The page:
What an exciting time for residential property managers! As successful people well know, a crisis can equal an opportunity.
In Part 1 of Challenges and Solutions for Residential Property Managers, I discussed how property managers can attract and retain residents, even in today’s economic climate. For this article I’ll turn my attention to owners.
One of the challenges property managers face involves keeping their owners satisfied and happy. This “knife” cuts both directions.
If you’d like to increase the amount of owners that you represent and work for, now is the time to reach out and contact multi-family and single-family income property owners to see if they are getting the service that you offer your clients.
In my interviews and my own experience as an apartment building owner, I’ve learned that some property managers have assumed their clients were pleased. In the busyness of their work the property manager hadn’t taken the time to find out.
This is a recipe for “customer dissatisfaction” and that is why, as one property manager told me recently, “Now is a good time to be prospecting for unhappy owners.” That is precisely what she is doing.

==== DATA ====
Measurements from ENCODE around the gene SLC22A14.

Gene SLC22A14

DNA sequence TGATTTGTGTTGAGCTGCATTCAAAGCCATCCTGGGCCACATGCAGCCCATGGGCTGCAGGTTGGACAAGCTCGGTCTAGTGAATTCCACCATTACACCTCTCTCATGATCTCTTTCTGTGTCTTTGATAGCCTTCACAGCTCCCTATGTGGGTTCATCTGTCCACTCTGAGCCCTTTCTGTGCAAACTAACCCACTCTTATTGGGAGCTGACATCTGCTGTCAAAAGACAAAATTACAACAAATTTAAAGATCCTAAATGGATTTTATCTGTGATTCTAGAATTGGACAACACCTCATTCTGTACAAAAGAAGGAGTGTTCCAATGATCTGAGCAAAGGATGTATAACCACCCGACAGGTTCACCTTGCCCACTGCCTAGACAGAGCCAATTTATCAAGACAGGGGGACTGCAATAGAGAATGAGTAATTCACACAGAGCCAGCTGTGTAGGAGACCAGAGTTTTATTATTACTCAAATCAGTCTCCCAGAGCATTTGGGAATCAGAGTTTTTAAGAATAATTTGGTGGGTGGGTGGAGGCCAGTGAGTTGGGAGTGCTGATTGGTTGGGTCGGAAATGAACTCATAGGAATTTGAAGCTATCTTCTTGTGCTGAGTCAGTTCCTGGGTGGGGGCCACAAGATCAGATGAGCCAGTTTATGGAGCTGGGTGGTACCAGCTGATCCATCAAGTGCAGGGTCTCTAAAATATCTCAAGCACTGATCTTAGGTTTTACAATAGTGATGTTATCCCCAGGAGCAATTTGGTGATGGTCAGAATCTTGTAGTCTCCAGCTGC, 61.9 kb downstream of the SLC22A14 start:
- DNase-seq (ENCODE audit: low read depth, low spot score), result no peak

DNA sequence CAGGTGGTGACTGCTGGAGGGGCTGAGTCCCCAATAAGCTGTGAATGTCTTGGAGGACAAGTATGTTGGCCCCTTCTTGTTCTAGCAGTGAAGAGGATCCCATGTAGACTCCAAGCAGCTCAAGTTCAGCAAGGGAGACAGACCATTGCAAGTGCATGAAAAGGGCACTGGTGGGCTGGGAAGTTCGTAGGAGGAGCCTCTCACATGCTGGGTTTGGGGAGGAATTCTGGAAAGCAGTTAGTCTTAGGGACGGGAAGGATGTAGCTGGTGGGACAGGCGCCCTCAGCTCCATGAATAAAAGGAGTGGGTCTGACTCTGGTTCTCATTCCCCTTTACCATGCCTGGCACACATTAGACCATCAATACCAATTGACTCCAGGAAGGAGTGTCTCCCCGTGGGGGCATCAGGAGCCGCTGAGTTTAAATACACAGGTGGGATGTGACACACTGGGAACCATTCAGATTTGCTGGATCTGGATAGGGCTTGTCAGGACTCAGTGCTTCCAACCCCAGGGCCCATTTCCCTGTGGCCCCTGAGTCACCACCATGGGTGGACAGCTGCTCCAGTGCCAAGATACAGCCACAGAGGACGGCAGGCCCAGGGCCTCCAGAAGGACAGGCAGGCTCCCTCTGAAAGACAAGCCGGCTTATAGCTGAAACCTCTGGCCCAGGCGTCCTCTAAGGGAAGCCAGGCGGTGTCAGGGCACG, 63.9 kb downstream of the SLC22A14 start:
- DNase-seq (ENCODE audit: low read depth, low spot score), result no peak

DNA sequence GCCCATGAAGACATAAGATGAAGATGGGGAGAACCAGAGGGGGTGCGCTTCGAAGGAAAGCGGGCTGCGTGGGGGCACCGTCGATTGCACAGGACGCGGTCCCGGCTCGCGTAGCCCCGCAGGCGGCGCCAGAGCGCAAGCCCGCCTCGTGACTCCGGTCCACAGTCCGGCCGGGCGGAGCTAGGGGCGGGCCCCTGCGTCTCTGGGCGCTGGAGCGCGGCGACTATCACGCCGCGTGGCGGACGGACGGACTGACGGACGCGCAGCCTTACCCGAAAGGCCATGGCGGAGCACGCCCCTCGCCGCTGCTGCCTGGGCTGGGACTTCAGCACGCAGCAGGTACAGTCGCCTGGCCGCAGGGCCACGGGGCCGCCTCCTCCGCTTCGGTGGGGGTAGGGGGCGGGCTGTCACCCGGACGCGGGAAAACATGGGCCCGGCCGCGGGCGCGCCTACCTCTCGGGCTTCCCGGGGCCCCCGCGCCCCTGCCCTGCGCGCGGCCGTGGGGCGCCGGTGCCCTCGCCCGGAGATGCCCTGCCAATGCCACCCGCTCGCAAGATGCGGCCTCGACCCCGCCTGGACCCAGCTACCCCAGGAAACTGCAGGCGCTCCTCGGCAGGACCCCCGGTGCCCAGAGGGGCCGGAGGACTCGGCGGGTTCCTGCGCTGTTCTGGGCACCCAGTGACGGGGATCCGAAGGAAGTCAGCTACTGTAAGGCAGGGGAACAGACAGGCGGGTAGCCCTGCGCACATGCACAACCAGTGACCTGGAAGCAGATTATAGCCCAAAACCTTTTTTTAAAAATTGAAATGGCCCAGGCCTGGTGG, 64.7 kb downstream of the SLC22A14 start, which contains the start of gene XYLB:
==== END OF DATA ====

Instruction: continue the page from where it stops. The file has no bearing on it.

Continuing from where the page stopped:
She began by calling each one of the owners she services. She asked them one simple question, “What one thing can I, your property manager, begin doing that will make you a happier client?” Then she put on her “listening cap” and took notes.
She ran a small ad in her local newspaper and the local business journal that read, “If You’re a Rental Property Owner and You Want Exceptional Service from Your Property Manager, Give Me a Call Today….I’m Looking For More Great Clients.”
During the following week she received 5 phone inquiries and she actually picked up an apartment complex who wanted better property management.
If you want to keep your clients, keep in touch with them regularly. Twice a year give them a personal telephone call. Send them a thank you card with a brief survey or comment card to return. Remember their birthday. Make sure they know how much you appreciate them.
If your customers need to sell their property, do they think of you first as a source of potential buyers? One property manager I employed also had a licensed real estate broker he partnered with and all his clients knew that he could help them buy or sell properties.
After all, it’s a “buyer’s market” and that also spells opportunity for property managers.
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